A partnership between Close Brothers and the University of Sheffield AMRC Training Centre has further cemented a commitment to supporting apprentices and small and medium-sized enterprises (SMEs), helping businesses secure sustainable growth to build an engineering workforce for the future.
Over the past eight years, the Close Brothers SME Apprentice Programme has supported the training of 55 apprentices at the AMRC Training Centre, part of the University of Sheffield Advanced Manufacturing Research Centre (AMRC) innovation cluster. The next stage of the partnership will now see a further 20 apprenticeships funded over the coming year, with the intake beginning in September 2023.
As many businesses try to survive the squeeze of inflationary pressures, the Close Brothers SME Apprentice Programme helps small and medium-sized enterprises (SMEs) to grow their workforces and recruit new apprentices, providing a vital opportunity for businesses to invest in local talent and skills.
Nikki Jones, director of the AMRC Training Centre, said its partnership with Close Brothers plays a crucial role in ensuring SMEs are equipped to employ apprentices, which helps these businesses to continue to thrive.
“We are so grateful for the support we’ve received from Close Brothers over the past eight years and it’s a relationship we value highly,” added Nikki. “Their support has made a huge difference to the lives of so many apprentices and it’s a partnership we are excited to continue growing in the future.
“This scheme not only supports apprentices to have the opportunity to explore an avenue which might not have been available to them previously, giving them the chance to learn and gain an important set of skills businesses are calling out for, but it also helps local SMEs to recruit the next generation of engineers.
“It’s these smaller businesses that remain to be the lifeblood of our communities and local economy, and such support helps guide them through a difficult financial period currently being faced by many and fill any current skills gaps. What we do with Close Brothers provides the industry with a vital lifeline to carve out an engineering future of excellence within UK manufacturing.”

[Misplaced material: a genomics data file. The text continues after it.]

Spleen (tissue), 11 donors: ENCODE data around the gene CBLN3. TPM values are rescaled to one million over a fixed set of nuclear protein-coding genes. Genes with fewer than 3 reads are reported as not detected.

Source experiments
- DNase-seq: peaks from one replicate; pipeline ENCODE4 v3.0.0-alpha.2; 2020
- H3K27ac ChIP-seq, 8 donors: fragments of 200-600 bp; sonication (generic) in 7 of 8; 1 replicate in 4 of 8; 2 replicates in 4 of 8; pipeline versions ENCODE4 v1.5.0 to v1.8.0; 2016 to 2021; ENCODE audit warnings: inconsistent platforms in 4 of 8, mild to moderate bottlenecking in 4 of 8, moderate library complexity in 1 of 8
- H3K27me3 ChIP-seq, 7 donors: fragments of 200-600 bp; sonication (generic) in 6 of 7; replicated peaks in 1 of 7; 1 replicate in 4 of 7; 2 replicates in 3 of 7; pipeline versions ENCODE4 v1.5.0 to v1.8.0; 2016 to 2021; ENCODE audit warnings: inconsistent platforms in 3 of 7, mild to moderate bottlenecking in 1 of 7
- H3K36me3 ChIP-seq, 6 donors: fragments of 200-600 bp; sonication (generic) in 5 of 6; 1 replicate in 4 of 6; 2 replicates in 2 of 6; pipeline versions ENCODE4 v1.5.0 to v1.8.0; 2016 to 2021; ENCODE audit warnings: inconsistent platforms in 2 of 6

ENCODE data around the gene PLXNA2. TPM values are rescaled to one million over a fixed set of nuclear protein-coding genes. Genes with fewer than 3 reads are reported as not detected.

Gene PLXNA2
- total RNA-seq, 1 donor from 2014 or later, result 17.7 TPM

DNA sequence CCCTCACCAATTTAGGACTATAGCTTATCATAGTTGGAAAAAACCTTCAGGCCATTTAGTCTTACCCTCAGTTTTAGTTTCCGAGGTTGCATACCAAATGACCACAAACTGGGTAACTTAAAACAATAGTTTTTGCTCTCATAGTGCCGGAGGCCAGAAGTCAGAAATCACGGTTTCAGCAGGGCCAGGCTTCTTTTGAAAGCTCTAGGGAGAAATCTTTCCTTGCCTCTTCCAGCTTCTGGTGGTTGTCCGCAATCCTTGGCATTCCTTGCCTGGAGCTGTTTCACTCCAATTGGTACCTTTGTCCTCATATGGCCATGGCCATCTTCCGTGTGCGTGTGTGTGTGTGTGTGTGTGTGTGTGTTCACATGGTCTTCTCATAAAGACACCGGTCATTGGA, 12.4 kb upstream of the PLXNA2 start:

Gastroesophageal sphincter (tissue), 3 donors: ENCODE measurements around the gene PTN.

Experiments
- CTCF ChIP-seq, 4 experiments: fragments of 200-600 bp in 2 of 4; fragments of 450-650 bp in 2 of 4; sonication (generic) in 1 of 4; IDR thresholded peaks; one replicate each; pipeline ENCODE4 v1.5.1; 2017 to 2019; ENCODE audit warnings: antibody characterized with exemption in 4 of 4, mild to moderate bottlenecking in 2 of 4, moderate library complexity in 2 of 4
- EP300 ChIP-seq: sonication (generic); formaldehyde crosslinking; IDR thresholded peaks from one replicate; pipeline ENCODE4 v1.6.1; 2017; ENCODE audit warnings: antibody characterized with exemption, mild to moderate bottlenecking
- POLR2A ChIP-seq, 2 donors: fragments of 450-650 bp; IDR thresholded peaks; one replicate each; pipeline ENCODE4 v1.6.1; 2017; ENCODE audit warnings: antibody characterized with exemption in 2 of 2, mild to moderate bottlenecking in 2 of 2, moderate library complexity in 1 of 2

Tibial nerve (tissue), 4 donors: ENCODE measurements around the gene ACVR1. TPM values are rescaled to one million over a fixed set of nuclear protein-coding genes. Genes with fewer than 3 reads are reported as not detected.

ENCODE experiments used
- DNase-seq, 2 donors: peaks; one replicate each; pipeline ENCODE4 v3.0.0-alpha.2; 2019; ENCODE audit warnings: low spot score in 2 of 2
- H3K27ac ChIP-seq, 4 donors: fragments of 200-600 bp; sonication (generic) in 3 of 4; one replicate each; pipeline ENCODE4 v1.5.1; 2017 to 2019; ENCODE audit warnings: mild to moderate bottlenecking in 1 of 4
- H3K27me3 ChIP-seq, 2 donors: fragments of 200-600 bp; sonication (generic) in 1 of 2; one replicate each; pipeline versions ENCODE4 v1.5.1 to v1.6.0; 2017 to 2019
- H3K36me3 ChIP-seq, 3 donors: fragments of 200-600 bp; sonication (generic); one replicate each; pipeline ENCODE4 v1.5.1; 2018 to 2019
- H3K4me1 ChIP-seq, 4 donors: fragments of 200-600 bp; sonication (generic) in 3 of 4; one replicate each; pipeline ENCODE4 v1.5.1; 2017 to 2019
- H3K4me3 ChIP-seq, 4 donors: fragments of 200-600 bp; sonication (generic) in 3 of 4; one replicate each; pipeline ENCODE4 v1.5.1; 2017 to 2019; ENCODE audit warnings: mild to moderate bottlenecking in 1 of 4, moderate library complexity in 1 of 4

Adrian Sainsbury, Chief Executive of Close Brothers Group plc, said: “We are delighted to be partnering again with the University of Sheffield AMRC Training Centre. It opens up great opportunities for young people and helps create a much-needed pipeline of future engineering talent.
“Apprenticeships are an excellent way for UK SMEs to fill skills gaps, develop their future workforce and improve long-term growth prospects.
“We know from experience that SMEs often need assistance to take on apprentices, so over the past eight years we have established a programme that aims to help with the specific issues they are facing including the cost of investing in an apprentice. We also want to help businesses establish a diverse and dynamic workforce of young fresh talent with new ideas and an eagerness to learn the skills and knowledge required to build a rewarding long-term career.
“We are proud to be playing our part to help small businesses invest in their future and pass important skills onto the next generation.”
Under the scheme, Close Brothers contributes up to 50 per cent of the wages of the apprentices in the first year and 25 per cent in the second year and covers all training costs. This year, Close Brothers will be funding 15 new apprentices and five progressing apprentices to higher and degree apprenticeships.